Blade Runner 2049 Explains Why I Hate AI Movies

OK, I don’t hate AI movies. I enjoyed Age of Ultron and I, Robot quite a bit, for instance. I hate AI movies that deal with the question of the humanity of AIs. (No, I have not watched Steven Spielberg’s A.I. although I know quite a bit about it, and probably never will.)

Why don’t I like them? You might guess it’s because it makes us consider uncomfortable questions. And you’d be right. But there’s a lot here on which I can elaborate.

What bothers me is the fact that they’re trying to make the AIs more human. In Blade Runner, the Tyrell Corporation, which manufactured the AIs had a motto something like “more human than human”. That’s disturbing. Blade Runner was probably the first big movie to explore these issues (if there were others that came before it, well then, since I’m no AI aficionado, I don’t much care to know).

I had had a passing interest in watching it, just because it is a classic and considered one of the best sci-fi flicks ever. With the sequel just hitting theaters, I decided to watch the original (the Final Cut) before the sequel, and I can’t say I loved it that much. In case any Blade Runner lovers are reading this, I will say though, that I thought both the original and the sequel were good movies and the sequel actually helped me appreciate the original more, but this isn’t a review of either of them.

Watching Blade Runner 2049, I realized that the movie finally helped me put my finger on why I hate AI stories. There is a line in the movie by Wallace, Jared Leto’s character. I’m paraphrasing: “Humanity has lost its appetite for slaves. But we forget that all civilizations were built on the backs of slaves.” (In the context of the movie, this is important because, off-screen, humans are building off-world colonies that require slave labor.) That’s exactly why I find Amazon Echo creepy. No, I don’t want a slave called Alexa, thank you very much. I also rarely use Siri, and never use Cortana though I have access to both. But why do we want Alexa and Siri to sound more human? Do we want to simulate the experience of owning slaves? Sure, maybe you treat your Alexa or Siri like a friend, but it’s a friend you are constantly using, and the more advanced these technology will get, the more we shall start to go down the slippery slope of these AI movies.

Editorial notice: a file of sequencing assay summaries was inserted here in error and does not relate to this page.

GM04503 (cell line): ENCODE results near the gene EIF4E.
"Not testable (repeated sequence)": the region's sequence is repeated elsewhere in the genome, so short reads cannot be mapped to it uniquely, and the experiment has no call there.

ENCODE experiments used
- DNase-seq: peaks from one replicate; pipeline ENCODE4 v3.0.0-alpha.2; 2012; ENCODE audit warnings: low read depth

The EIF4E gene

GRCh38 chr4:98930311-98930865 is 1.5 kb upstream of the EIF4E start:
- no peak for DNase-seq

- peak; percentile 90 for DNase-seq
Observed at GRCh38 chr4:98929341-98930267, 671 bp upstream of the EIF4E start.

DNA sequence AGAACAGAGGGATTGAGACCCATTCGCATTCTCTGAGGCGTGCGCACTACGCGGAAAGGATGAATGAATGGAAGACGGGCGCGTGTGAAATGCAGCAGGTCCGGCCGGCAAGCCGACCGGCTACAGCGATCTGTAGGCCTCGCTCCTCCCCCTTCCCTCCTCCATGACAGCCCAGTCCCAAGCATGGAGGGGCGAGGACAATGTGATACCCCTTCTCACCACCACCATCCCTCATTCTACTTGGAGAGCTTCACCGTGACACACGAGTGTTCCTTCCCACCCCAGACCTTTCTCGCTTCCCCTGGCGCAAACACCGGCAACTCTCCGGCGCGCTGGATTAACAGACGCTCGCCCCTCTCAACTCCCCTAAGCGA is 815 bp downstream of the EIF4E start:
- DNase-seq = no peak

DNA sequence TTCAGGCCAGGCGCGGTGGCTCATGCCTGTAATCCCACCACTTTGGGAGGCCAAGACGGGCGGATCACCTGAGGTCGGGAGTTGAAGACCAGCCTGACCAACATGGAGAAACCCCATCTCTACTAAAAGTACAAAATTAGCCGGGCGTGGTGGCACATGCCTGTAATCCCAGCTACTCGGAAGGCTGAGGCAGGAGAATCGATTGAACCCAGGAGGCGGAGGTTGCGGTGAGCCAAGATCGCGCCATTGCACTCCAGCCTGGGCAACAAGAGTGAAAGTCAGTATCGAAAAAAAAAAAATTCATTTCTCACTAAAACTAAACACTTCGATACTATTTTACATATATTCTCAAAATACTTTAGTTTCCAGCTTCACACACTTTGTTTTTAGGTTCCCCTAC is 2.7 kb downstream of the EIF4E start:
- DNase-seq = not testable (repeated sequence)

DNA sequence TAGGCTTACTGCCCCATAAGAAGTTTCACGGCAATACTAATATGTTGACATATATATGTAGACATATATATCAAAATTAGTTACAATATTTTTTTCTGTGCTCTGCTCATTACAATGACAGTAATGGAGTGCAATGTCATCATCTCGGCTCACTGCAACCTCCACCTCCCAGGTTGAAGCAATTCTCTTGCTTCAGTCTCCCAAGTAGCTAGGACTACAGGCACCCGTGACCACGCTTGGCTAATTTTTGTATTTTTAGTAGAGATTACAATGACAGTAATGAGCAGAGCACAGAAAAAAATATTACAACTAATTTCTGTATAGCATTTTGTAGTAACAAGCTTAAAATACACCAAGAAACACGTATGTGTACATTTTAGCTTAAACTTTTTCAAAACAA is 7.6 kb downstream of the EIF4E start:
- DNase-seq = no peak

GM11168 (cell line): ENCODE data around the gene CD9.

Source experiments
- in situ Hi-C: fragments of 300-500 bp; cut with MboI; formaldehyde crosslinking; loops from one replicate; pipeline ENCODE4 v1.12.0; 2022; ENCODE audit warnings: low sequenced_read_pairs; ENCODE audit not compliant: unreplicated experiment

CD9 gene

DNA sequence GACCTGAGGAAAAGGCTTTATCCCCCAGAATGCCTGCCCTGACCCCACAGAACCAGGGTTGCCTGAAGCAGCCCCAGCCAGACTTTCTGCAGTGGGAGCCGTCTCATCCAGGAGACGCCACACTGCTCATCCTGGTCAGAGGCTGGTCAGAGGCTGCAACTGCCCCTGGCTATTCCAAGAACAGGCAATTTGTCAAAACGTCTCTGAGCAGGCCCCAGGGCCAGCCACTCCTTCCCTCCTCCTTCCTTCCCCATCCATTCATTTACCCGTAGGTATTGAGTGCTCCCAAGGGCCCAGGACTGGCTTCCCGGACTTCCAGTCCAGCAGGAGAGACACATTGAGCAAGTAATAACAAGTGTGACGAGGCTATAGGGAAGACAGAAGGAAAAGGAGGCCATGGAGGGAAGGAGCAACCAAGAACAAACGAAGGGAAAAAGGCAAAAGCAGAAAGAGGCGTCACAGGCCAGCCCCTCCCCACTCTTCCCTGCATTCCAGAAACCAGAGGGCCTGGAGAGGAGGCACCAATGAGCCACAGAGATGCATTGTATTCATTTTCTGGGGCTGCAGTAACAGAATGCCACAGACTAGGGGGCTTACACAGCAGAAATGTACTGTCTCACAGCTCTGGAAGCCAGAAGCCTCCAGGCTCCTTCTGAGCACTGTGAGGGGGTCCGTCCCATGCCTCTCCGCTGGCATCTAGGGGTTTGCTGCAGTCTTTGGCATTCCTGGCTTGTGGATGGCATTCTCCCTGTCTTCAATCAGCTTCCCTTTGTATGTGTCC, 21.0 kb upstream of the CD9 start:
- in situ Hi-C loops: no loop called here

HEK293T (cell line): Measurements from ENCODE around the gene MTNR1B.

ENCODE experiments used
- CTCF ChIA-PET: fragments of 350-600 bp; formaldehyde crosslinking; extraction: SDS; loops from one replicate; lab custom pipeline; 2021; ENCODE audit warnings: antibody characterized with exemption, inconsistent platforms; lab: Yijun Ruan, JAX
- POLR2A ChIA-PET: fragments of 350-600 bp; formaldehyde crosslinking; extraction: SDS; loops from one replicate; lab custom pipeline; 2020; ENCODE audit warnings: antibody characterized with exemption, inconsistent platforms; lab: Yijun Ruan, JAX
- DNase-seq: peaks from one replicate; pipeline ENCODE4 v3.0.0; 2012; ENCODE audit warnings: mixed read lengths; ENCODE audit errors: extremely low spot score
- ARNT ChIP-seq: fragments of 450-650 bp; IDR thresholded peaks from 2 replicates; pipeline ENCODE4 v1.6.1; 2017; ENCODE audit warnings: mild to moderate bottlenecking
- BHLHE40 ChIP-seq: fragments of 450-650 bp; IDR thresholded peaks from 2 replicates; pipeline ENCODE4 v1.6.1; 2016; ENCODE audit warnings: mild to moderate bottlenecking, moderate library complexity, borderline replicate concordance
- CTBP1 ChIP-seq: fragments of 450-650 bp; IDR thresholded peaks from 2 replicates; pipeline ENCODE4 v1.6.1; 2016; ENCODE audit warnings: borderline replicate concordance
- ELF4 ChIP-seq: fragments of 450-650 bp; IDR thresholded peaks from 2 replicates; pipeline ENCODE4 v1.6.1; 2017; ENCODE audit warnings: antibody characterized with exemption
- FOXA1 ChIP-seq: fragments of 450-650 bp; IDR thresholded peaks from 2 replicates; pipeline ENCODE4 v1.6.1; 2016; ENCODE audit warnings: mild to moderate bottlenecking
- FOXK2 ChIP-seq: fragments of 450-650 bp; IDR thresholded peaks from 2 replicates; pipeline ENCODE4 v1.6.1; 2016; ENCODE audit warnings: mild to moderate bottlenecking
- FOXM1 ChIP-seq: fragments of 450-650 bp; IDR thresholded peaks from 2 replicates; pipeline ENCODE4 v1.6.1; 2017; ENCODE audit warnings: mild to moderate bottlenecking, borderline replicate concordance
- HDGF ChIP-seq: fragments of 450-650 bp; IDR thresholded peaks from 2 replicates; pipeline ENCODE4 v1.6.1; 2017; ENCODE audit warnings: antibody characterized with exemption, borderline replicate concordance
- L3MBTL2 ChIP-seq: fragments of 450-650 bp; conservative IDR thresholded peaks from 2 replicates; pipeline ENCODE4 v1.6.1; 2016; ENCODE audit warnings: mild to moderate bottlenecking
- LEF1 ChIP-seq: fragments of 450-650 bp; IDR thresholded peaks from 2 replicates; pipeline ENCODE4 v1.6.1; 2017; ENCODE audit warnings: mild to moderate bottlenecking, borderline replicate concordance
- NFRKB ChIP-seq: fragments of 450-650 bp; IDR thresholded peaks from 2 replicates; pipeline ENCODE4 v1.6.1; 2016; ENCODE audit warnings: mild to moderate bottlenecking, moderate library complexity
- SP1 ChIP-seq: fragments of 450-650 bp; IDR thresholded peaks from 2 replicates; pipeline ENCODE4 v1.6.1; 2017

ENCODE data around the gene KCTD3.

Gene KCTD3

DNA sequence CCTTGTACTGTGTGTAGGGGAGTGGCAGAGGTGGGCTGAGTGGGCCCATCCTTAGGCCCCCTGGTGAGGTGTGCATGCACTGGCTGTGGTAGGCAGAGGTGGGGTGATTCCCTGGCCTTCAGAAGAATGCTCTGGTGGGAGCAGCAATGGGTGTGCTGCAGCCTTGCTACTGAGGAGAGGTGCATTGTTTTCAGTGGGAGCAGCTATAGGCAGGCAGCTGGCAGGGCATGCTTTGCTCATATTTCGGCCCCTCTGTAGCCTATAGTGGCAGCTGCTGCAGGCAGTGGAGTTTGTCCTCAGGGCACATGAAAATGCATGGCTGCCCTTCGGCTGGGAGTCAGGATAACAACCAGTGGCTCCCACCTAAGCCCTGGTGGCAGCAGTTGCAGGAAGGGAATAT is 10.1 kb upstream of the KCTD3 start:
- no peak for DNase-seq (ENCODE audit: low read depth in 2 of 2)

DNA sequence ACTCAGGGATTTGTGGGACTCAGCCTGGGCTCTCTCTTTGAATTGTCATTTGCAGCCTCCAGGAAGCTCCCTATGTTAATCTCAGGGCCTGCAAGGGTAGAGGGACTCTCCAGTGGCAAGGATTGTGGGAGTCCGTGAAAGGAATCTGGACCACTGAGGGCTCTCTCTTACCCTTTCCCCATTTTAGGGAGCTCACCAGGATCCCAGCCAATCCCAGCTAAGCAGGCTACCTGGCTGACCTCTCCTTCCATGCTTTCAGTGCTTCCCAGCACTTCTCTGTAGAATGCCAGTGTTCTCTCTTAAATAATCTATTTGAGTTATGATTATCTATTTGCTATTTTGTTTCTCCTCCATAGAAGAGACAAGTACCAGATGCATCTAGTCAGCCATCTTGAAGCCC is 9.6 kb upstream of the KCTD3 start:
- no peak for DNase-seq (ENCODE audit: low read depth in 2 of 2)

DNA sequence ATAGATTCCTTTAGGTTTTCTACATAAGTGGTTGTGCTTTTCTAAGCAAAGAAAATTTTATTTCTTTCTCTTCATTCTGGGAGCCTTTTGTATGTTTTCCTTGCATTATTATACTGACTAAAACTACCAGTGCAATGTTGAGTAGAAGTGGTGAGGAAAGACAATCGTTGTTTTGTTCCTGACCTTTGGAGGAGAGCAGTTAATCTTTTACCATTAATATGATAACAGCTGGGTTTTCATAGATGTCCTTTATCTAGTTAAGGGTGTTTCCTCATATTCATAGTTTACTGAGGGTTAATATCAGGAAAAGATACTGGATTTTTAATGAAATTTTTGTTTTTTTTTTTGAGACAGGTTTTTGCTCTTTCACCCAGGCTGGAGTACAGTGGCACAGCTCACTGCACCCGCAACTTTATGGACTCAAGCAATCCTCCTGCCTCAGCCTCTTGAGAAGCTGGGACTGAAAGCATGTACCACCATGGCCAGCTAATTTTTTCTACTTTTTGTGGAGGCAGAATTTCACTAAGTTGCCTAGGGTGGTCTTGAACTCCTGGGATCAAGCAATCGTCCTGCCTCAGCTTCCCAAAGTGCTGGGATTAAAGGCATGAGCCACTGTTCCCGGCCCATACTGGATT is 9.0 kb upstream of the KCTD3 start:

Blade Runner is fundamentally a different flavor of AI movies than Age or Ultron or I, Robot. Those are the kind of “the danger of AIs” type stories – the ones Elon Musk warns us against. Those are the “AIs try to solve problems but end up taking over the world” type of stories. Blade Runner (and Steven Spielberg’s A.I.) deal with complex moral questions. The AIs become so close to human that we have to grapple with the reality of should we now consider them human? If we’re going to think about it, then we might as well wonder – shouldn’t we think about how we are discriminating against them? Should we be treating them like slaves and less than us? Should they have equal rights? Should they be given citizenship and voting rights? Should they have representation in the government? Should they be allowed to marry humans? And I am not overthinking this, because these movies are going down the path of raising these questions.

Why were the AIs created at all? It was for the benefit of humans, so we can use them to accomplish things we can’t themselves. They are supposed to be machines without consciousness – tools that humans use. But what happens when the machines develop consciousness and personalities just like us? In Blade Runner, they are slaves who are treated horribly. In Her, they are like friends or companions, but those AIs don’t have physical form, so they don’t face the same issues. Maybe we can think of something like Marissa Meyer’s young adult Lunar Chronicles novels, where one of the principal characters is an android with a distinct personality, whom other humans consider a friend, and the author has been flirting with the idea of human/android romances.